In addition to gastric lavage and supportive therapy for stupor or coma, symptomatic treatment of gastrointestinal effects may be needed. The degree to which hydrochlorothiazide is removed by hemodialysis has not been clearly established. Measures as required to maintain hydration, electrolyte balance, respiration, and cardiovascular and renal function should be instituted.

Uses of Capozide

Capozide is a prescription medication used to treat high blood pressure.

This medication may be prescribed for other uses. Ask your doctor or pharmacist for more information. 

Capozide Precautions

Serious side effects have been reported with Capozide or its ingredients including the following:

  • protein in your urine (proteinuria)
  • lowered white blood cell count (neutropenia/agranulocytosis) increasing the risk of infections
  • low red blood cell count (anemia)
  • low amount of platelets in the blood which causes bleeding into the tissues, bruising, and slow blood clotting after injury (thrombocytopenia)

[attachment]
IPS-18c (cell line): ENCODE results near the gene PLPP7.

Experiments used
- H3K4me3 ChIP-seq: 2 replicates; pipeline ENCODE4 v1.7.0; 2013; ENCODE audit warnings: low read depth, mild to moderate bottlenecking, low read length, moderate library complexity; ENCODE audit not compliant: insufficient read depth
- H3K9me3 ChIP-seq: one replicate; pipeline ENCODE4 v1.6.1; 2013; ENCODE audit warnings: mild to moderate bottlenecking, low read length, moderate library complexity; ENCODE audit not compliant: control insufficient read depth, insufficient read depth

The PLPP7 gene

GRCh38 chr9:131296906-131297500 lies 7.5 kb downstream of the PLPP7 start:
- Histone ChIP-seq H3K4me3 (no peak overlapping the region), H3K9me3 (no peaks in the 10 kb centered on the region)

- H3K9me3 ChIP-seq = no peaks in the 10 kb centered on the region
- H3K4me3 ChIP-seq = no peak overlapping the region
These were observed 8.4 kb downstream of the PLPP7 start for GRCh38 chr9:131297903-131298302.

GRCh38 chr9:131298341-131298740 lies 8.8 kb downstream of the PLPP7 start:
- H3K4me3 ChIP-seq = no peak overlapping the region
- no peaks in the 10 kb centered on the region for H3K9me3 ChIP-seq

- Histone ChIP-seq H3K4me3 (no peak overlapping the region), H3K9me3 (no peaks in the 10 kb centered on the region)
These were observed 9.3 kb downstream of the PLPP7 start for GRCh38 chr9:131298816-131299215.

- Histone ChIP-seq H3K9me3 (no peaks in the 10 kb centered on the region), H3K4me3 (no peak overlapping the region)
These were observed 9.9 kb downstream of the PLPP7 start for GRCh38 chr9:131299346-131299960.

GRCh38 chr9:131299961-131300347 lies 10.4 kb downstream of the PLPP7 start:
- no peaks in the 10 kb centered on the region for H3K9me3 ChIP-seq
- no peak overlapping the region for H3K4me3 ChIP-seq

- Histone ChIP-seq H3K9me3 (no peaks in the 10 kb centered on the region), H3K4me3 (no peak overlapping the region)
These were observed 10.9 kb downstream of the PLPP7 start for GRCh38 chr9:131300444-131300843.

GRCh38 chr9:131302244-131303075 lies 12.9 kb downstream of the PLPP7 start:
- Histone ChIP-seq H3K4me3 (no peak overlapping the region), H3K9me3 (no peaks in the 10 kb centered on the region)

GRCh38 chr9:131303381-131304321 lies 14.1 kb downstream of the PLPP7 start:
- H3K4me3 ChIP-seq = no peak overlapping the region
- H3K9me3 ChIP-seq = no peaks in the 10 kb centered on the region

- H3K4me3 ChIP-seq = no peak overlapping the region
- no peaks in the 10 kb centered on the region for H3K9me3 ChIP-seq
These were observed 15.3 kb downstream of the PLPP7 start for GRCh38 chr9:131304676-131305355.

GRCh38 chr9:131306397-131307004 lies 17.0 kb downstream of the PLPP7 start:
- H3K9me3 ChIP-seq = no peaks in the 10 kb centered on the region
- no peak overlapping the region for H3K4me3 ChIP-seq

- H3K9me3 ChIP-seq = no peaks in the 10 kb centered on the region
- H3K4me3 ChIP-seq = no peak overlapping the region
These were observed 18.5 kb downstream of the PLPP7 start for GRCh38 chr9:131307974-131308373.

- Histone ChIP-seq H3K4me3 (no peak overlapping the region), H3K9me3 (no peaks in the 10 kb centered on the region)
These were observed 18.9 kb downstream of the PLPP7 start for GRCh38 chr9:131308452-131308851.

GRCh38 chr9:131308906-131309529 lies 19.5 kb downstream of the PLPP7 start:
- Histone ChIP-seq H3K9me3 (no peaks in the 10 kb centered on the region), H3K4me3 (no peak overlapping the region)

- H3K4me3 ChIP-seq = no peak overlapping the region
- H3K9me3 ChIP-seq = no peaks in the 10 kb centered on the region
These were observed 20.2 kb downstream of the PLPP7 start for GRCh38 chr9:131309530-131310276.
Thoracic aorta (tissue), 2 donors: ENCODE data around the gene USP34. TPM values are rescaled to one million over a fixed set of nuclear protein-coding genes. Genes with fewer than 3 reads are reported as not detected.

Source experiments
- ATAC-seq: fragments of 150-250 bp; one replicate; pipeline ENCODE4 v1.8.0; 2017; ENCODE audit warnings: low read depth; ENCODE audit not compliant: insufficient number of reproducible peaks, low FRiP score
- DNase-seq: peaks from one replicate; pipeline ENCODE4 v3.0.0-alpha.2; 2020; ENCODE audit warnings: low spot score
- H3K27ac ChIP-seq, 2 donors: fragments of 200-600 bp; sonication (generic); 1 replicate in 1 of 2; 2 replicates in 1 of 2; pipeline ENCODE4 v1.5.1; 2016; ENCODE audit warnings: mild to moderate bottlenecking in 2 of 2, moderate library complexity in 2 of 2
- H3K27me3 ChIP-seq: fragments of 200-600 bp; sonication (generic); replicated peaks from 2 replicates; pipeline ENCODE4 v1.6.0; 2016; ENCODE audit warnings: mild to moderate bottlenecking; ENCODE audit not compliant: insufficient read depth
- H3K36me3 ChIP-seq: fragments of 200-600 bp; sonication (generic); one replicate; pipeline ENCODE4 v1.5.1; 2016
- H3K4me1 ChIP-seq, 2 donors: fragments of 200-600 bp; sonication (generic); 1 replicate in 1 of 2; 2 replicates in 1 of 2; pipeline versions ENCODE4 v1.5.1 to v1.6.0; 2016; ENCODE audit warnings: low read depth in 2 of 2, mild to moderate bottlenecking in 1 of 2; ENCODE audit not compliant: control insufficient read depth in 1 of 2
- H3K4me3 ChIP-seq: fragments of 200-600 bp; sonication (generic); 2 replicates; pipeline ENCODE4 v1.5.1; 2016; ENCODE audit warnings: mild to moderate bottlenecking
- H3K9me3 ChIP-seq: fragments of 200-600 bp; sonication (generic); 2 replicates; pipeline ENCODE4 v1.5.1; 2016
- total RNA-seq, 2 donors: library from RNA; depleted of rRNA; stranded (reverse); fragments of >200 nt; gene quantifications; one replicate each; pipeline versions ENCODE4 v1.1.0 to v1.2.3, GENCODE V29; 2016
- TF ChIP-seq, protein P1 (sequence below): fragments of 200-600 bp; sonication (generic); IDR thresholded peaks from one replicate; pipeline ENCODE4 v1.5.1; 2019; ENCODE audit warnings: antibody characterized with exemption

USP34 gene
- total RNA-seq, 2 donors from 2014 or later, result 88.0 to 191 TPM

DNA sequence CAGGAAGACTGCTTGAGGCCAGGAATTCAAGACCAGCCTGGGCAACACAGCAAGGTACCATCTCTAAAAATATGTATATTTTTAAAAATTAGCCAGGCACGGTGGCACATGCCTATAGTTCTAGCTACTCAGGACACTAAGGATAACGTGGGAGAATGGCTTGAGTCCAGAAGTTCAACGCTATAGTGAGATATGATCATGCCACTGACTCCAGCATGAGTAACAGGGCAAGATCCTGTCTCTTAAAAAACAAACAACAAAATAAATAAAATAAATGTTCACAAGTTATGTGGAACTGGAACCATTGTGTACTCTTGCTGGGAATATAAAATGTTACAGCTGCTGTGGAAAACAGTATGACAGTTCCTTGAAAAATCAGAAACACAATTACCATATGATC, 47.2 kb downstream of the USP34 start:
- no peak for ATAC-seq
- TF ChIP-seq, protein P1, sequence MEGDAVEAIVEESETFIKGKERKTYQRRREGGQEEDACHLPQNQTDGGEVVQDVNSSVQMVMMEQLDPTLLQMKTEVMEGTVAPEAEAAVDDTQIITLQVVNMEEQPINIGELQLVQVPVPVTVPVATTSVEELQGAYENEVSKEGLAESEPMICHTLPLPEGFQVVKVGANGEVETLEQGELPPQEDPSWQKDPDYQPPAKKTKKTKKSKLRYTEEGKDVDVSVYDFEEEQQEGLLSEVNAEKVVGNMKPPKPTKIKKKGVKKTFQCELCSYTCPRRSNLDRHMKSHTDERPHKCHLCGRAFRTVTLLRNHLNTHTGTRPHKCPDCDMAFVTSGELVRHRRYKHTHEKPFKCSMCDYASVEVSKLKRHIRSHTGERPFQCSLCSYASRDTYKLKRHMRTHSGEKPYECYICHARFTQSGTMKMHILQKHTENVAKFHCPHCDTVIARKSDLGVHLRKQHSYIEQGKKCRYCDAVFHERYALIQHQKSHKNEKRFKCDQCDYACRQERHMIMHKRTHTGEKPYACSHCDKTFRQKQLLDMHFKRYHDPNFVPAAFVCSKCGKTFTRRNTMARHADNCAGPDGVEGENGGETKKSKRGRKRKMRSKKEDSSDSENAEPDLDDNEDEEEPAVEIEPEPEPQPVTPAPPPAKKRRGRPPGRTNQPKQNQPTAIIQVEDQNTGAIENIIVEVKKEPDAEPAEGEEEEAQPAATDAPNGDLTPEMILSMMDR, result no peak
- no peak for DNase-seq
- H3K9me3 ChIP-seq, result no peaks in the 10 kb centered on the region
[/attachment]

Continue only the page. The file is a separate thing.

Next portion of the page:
• deficiency of all three cellular components of the blood (red cells, white cells, and platelets) called pancytopenia
  • angioedema (a severe allergic reaction). Tell your healthcare provider right away if you have signs or symptoms of angioedema, which include the following:
    • swelling of face, eyes, lips, tongue, larynx and extremities
    • difficulty in swallowing or breathing
    • hoarseness (having difficulty making sounds when trying to speak)
  • liver, pancreas, and kidney damage
  • inflammation of a saliva gland (sialadenitis)
  • allergic reactions. Tell your healthcare provider right away if you have some or all of the following symptoms: